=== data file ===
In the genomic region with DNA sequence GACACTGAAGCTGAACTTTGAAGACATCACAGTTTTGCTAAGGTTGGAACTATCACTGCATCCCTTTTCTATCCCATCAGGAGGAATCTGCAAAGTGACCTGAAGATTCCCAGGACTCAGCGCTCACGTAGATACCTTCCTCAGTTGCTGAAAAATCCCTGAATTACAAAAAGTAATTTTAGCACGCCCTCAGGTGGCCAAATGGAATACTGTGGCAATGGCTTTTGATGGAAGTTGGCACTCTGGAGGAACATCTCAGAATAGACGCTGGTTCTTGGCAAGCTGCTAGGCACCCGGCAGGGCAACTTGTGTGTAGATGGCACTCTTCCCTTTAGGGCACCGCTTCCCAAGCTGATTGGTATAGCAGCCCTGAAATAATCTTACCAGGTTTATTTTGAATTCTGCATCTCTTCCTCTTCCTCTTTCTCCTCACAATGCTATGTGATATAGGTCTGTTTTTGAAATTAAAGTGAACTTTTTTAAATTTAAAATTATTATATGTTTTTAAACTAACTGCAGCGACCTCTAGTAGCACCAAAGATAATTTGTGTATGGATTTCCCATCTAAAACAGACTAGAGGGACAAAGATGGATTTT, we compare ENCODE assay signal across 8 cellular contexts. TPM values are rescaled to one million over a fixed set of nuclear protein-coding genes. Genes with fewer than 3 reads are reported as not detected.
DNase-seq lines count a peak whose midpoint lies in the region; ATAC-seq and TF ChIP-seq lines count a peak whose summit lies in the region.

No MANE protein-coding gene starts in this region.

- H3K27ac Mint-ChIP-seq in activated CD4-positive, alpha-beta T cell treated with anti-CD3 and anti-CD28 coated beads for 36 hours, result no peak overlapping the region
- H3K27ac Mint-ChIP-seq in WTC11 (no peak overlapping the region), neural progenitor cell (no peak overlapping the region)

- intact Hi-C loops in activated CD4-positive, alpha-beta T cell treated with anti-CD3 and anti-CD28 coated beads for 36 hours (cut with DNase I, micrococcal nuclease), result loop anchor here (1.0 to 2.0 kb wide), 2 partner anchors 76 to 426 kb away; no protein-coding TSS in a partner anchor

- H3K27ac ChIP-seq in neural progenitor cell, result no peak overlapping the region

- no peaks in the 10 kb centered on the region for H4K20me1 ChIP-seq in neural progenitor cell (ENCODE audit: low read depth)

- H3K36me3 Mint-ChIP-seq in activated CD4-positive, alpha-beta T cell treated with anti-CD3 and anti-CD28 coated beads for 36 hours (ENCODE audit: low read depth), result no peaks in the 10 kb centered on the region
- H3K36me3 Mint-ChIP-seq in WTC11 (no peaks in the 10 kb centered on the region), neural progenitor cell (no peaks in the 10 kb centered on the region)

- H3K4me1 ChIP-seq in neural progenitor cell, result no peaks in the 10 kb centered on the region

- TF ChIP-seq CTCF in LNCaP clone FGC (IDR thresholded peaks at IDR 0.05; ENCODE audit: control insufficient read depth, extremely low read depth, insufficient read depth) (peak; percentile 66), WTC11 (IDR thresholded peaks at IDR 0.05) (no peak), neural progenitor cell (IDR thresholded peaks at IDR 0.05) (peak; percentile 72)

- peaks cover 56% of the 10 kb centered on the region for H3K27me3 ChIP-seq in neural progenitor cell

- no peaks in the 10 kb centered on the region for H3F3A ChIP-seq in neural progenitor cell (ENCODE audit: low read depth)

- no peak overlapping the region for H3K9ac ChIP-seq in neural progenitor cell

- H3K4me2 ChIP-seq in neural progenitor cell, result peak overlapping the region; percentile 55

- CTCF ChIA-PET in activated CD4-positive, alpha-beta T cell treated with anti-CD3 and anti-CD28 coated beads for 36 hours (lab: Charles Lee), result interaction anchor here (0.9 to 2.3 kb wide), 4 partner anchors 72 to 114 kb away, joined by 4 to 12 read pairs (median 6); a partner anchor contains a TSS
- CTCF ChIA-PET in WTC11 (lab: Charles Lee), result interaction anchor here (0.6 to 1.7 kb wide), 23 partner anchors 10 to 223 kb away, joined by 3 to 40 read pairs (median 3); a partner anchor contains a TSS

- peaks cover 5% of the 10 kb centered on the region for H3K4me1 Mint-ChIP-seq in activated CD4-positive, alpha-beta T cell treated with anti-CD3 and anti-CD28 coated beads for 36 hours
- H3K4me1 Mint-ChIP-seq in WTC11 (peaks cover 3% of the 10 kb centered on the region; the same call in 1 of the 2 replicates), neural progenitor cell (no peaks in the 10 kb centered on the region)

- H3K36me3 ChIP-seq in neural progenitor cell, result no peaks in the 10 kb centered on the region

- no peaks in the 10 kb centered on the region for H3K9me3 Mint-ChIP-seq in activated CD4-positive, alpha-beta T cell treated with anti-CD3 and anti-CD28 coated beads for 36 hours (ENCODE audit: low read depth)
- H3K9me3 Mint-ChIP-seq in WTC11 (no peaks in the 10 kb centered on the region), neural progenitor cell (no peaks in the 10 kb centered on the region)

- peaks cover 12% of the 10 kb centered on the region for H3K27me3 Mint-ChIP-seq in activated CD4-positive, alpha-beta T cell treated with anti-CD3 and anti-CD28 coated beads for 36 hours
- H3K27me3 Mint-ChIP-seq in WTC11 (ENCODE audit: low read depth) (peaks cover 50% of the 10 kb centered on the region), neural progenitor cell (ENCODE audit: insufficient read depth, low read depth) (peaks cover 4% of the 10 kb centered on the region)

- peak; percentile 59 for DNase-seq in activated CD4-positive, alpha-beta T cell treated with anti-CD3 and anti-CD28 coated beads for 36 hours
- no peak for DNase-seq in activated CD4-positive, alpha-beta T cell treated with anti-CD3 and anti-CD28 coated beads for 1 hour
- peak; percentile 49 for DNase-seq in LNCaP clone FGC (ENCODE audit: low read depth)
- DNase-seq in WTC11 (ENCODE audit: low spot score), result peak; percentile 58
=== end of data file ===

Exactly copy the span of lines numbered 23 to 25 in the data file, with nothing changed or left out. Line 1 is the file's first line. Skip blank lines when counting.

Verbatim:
- H3K9me3 Mint-ChIP-seq in WTC11 (no peaks in the 10 kb centered on the region), neural progenitor cell (no peaks in the 10 kb centered on the region)

- peaks cover 12% of the 10 kb centered on the region for H3K27me3 Mint-ChIP-seq in activated CD4-positive, alpha-beta T cell treated with anti-CD3 and anti-CD28 coated beads for 36 hours
- H3K27me3 Mint-ChIP-seq in WTC11 (ENCODE audit: low read depth) (peaks cover 50% of the 10 kb centered on the region), neural progenitor cell (ENCODE audit: insufficient read depth, low read depth) (peaks cover 4% of the 10 kb centered on the region)